The existing fitness standard makes no reference to the energy efficiency of dwellings; neither does it distinguish between defective dwellings and those that present a genuine health and safety risk to the occupants. Enforcement of the fitness standard also presents local authorities with problems. I therefore welcome the new housing health and safety rating scheme in the Bill because it represents an attempt for the first time to score the health and safety risks presented by properties in more than 24 different categories, including the presence of carbon monoxide and even radon gas, as well as things such as lead pipes.
Section 606 of the Housing Act 1985 requires local authorities to submit a written report to the authority regarding the unfitness of properties and potential for clearance, and requires the authority to consider such reports represented by environmental health officers. That will be repealed and replaced by clause 4, which will only require local authority officers to inspect premises on receipt of a complaint from a justice of the peace, or a parish or community council. Can my right hon. Friend the Minister assure the House that that will not effectively mean that our constituents have to live longer in unfit properties that might not be reported in such terms?
Some 10 per cent. of private sector HMOs are deemed unfit for human habitation. As other hon. Members have reported, properties with three or more storeys pose a significantly higher fire risk than others. In 1997, research commissioned by the Department of the Environment, Transport and the Regions and carried out by Entec Ltd. found that 52 per cent. of HMO fires are in buildings three or more storeys high. Occupants of houses comprised of bedsits are about six times more likely to die in a fire than adults in an ordinary house. I am therefore pleased that the Bill will begin to tackle that problem, and I remind the House of my previous comments on hard-wired fire alarms, which should be mandatory in HMO refurbishments as well.
I was pleased to hear the comments of the hon. Member for Wealden (Charles Hendry), who suggested that sprinklers should be provided in all HMOs. Sprinker systems are very high tech today. Some people think that, when a sprinkler system goes off, it does so in every room in the building, but that is no longer the case; the sprinkler goes off in the room where the heat is first generated and the system then follows the course of the fire, so the whole HMO would not be ruined by a fire in a single room. Many lives could be saved in that way. I am sure that the cost of providing improved fire precaution equipment will be offset by landlords' insurance savings.
One of the consequences of the right to buy legislation has been that there are now many privately let dwellings on council or former council-owned estates. In Bolton, more than half the properties on some of our better estates have been sold on. Local authorities or RSLs can evict their antisocial tenants only to find that they go just round the corner into a privately rented house and carry on in the same old way, under a landlord who does not care about their behaviour. I strongly recommend that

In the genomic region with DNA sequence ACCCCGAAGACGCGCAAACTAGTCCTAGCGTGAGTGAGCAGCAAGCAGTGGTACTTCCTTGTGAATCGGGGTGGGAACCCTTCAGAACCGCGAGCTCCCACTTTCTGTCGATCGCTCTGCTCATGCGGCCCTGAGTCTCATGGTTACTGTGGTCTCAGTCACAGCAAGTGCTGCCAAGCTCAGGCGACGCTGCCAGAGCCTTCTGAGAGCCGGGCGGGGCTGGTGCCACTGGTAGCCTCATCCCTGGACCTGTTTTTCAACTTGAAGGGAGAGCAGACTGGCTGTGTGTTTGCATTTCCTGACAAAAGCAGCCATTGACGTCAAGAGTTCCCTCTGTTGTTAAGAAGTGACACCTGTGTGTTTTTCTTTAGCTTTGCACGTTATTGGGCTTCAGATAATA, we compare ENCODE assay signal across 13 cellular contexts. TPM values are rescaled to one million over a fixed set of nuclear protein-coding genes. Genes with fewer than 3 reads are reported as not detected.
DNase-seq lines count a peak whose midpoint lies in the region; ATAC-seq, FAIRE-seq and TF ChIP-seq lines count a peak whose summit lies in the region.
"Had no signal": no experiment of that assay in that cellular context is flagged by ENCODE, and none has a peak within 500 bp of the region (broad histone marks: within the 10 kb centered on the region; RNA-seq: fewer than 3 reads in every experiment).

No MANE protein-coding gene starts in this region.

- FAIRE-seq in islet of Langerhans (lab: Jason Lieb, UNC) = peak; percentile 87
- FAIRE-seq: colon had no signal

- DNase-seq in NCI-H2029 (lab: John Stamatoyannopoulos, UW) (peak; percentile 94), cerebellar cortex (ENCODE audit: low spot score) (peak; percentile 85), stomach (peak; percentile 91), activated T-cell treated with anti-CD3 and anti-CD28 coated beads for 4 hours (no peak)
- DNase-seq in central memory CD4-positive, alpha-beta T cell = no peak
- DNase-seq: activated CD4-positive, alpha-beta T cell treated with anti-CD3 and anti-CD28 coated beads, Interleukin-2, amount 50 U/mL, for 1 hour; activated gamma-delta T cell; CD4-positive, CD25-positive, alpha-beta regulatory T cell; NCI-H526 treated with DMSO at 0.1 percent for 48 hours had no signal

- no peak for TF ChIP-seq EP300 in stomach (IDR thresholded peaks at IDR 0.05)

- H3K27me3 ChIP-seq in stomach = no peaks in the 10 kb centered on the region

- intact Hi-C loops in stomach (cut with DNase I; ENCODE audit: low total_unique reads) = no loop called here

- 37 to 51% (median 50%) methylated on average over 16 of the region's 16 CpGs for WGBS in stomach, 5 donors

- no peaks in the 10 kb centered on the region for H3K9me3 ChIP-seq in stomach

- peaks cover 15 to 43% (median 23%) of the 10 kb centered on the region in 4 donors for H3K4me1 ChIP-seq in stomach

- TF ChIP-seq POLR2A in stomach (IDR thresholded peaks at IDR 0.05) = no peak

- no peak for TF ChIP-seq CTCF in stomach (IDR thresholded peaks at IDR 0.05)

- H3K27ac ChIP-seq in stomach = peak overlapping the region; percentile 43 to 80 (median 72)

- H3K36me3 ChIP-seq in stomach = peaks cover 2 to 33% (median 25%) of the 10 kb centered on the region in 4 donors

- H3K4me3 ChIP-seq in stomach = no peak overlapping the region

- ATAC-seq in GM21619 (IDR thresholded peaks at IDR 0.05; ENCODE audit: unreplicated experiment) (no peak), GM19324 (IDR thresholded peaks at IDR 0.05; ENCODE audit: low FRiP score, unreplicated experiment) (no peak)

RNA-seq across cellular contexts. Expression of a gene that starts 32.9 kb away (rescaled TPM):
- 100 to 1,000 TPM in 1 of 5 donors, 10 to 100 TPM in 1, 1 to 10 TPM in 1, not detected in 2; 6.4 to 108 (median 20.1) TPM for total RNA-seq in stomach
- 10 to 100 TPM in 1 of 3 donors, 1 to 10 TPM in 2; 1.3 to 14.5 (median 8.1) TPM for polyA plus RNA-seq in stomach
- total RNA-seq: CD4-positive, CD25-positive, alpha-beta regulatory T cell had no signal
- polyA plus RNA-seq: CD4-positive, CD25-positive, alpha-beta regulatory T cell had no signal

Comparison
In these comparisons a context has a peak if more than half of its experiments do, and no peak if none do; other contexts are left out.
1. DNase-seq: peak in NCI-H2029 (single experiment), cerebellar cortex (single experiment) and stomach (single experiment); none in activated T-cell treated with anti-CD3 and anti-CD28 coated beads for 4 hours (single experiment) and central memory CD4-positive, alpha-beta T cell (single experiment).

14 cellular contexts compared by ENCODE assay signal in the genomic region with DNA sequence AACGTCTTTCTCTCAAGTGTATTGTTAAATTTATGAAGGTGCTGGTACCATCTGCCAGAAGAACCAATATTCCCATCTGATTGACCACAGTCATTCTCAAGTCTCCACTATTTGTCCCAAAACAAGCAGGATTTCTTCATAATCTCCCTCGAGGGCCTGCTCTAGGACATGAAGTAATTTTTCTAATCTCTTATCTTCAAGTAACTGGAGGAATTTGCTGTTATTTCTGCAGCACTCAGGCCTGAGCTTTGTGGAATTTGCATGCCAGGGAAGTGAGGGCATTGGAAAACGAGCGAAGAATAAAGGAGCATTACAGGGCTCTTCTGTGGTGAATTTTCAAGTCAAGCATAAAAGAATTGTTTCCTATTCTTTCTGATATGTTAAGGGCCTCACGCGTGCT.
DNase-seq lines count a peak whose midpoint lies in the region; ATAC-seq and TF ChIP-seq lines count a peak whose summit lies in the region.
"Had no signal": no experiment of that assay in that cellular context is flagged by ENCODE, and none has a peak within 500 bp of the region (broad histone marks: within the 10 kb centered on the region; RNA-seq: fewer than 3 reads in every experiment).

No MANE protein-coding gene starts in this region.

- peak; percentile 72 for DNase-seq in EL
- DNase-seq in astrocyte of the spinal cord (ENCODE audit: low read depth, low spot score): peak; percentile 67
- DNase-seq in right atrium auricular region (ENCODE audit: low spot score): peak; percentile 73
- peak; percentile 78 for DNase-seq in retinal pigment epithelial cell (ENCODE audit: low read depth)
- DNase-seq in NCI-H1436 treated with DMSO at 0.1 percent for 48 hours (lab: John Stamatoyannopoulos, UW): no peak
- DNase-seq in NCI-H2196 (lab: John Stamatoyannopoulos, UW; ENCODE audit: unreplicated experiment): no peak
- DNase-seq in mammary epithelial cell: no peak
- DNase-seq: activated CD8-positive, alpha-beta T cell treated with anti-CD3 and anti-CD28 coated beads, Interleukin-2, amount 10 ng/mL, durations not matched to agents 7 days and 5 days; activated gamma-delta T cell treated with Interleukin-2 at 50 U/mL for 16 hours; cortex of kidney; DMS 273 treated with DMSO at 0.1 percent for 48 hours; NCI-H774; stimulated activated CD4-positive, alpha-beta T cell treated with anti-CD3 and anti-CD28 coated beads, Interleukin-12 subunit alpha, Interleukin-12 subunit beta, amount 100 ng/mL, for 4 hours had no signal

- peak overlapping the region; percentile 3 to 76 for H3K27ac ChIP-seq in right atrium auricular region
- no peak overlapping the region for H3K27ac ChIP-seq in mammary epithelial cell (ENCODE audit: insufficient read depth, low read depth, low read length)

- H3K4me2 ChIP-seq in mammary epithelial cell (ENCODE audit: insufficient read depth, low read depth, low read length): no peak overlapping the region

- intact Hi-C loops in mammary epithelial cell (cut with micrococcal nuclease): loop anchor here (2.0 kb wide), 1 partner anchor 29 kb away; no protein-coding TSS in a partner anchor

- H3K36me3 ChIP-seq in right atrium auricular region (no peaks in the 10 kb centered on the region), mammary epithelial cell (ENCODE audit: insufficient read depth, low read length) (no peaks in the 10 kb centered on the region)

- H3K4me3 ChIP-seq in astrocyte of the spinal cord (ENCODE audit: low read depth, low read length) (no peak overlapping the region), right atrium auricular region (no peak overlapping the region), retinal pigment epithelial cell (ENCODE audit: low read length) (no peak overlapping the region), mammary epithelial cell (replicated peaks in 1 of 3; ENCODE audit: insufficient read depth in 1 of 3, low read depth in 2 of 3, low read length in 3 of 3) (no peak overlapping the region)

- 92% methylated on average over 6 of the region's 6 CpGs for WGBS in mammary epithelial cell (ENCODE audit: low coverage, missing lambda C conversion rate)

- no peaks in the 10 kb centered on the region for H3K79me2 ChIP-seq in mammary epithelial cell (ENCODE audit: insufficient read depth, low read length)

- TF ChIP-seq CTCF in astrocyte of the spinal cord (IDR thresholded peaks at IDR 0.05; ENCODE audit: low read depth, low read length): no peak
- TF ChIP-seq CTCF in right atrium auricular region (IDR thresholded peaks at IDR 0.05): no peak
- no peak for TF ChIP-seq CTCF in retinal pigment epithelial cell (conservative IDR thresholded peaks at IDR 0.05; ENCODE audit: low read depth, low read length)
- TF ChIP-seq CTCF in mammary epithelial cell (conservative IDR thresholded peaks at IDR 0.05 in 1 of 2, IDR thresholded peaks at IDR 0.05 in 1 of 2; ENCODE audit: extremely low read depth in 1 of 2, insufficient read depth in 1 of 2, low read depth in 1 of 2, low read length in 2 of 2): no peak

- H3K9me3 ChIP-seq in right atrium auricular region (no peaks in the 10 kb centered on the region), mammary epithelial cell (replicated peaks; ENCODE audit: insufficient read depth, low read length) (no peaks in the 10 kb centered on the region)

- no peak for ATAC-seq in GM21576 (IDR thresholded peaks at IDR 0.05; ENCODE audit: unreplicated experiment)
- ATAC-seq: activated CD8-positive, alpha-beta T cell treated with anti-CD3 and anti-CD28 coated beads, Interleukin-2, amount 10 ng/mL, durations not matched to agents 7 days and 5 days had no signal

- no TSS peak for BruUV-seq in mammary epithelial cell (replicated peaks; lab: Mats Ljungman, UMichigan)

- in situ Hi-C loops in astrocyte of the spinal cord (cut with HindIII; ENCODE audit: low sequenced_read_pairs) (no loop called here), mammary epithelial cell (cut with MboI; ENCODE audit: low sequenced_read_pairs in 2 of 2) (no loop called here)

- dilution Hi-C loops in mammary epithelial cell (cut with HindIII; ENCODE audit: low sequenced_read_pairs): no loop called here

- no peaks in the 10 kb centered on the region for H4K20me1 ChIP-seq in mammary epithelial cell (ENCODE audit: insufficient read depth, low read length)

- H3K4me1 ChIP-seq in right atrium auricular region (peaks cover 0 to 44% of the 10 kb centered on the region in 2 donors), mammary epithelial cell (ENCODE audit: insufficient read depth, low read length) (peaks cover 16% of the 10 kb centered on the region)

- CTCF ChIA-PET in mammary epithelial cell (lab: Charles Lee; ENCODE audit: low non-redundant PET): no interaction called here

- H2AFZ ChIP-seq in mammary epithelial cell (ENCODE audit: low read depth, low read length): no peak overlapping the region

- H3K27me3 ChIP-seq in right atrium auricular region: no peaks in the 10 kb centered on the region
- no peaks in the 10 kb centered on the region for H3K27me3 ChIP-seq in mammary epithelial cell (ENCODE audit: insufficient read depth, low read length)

I strongly welcome home information packs. One advantage of such packs is that they will prevent sellers from putting their houses on the market merely to test the value of their properties. I am concerned, however, about the cost of the packs. A figure of £635 has been quoted in some of the literature that I have read, and lower-waged owner-occupiers would find that to be a high percentage of the value of their house when compared with what the figure represents when set against the value of a house worth £500,000 or one that is sold for more than that. As I represent a constituency with many low-value properties, I am concerned that the Government consider carefully the recommendation that home information packs should not be required for properties below a certain value. A figure of £30,000 has been mentioned in some reports that I have seen.
Finally, many people who have been persuaded to buy their former council homes cannot afford to maintain them. I therefore welcome the suggestion accompanying the Bill that council occupants be given careful advice on the cost of maintaining and running a mortgage should they proceed to purchase their council property. I am also pleased that the Government are stopping the abuses of the right to buy system that some of us have been aware of for a very long time.